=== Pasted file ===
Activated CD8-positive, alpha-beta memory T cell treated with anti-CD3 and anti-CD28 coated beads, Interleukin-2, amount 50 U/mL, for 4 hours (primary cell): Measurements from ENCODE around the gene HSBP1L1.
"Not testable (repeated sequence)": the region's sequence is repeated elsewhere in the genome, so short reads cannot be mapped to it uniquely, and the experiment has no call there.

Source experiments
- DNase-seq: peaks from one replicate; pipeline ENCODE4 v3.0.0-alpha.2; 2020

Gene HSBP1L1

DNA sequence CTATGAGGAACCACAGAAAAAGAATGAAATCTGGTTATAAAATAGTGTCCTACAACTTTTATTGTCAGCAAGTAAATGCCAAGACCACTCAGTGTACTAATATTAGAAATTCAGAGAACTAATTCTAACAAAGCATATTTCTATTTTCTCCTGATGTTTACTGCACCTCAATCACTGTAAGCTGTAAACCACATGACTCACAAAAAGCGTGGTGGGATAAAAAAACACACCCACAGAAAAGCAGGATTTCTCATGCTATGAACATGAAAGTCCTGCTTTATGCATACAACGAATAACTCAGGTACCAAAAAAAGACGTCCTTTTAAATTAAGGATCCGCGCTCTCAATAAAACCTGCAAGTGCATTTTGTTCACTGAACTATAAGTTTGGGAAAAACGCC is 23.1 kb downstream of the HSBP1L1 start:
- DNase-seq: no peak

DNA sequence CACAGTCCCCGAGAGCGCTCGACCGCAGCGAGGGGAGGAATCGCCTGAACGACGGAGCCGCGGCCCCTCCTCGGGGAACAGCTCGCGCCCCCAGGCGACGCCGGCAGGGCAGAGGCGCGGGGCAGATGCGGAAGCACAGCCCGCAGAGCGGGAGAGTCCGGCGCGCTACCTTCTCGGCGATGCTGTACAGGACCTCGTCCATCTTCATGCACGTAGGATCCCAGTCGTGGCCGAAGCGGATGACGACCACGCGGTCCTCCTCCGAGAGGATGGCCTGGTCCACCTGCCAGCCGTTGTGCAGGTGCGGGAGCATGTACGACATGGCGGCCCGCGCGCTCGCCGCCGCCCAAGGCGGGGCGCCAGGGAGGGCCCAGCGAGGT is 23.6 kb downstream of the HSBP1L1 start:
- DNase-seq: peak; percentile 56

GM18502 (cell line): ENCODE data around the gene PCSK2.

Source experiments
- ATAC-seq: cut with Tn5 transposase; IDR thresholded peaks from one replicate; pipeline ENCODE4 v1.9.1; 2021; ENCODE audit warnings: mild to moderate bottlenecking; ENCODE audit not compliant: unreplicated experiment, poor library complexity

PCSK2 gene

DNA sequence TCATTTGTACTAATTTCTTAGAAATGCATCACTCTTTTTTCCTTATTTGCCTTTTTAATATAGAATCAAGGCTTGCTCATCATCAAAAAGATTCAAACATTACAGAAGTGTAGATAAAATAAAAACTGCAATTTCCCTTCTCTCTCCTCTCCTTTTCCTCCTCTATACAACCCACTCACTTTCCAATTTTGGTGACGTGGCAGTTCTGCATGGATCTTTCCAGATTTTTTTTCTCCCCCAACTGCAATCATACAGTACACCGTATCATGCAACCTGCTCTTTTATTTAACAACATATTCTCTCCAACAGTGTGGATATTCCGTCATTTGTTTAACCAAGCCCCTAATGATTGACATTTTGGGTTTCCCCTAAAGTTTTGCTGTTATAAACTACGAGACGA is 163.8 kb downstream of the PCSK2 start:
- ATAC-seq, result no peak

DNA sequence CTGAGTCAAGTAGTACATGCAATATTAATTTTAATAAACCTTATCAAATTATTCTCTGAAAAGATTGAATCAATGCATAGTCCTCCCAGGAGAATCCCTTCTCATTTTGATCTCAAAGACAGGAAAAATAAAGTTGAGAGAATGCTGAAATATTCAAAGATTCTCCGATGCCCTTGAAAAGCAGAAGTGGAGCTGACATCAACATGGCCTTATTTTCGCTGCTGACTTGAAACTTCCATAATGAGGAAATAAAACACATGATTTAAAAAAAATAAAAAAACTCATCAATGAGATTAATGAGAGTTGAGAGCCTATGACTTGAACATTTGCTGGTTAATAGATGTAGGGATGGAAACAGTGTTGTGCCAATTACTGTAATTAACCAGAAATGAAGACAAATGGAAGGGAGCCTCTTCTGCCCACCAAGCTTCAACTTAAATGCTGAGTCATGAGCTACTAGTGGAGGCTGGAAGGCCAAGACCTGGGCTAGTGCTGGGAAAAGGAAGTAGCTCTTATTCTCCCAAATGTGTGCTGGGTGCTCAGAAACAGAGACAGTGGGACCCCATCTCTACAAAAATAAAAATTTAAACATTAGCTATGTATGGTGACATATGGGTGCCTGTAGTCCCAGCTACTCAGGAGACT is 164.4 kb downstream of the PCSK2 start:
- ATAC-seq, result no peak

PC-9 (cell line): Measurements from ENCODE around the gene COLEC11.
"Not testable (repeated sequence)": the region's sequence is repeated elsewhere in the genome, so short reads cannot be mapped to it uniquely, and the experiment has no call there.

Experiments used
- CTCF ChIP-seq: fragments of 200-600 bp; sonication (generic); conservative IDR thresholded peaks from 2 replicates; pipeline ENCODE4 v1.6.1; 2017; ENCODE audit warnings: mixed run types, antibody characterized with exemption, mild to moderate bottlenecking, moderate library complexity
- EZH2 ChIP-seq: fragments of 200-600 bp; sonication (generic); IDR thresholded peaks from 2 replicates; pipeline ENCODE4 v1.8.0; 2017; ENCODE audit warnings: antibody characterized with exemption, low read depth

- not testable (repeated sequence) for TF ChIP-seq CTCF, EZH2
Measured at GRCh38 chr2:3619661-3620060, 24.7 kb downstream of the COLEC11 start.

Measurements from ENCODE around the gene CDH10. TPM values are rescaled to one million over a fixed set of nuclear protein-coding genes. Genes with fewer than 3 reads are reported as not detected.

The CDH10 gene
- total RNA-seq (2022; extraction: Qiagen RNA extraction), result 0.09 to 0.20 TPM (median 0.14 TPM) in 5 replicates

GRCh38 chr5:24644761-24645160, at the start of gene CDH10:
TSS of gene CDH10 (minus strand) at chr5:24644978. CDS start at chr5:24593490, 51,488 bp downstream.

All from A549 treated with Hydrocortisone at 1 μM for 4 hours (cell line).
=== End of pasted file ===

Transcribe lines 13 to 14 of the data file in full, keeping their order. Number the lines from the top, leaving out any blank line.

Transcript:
PCSK2 gene

DNA sequence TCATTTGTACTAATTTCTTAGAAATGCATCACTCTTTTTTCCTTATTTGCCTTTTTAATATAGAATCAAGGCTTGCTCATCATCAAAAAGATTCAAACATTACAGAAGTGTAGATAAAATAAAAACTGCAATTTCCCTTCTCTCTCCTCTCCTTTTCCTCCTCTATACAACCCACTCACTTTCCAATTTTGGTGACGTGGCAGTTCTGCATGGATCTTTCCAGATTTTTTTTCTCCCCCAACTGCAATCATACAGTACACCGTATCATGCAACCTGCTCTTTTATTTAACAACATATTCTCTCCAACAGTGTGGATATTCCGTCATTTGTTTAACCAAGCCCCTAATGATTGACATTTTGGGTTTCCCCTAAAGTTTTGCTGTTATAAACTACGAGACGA is 163.8 kb downstream of the PCSK2 start: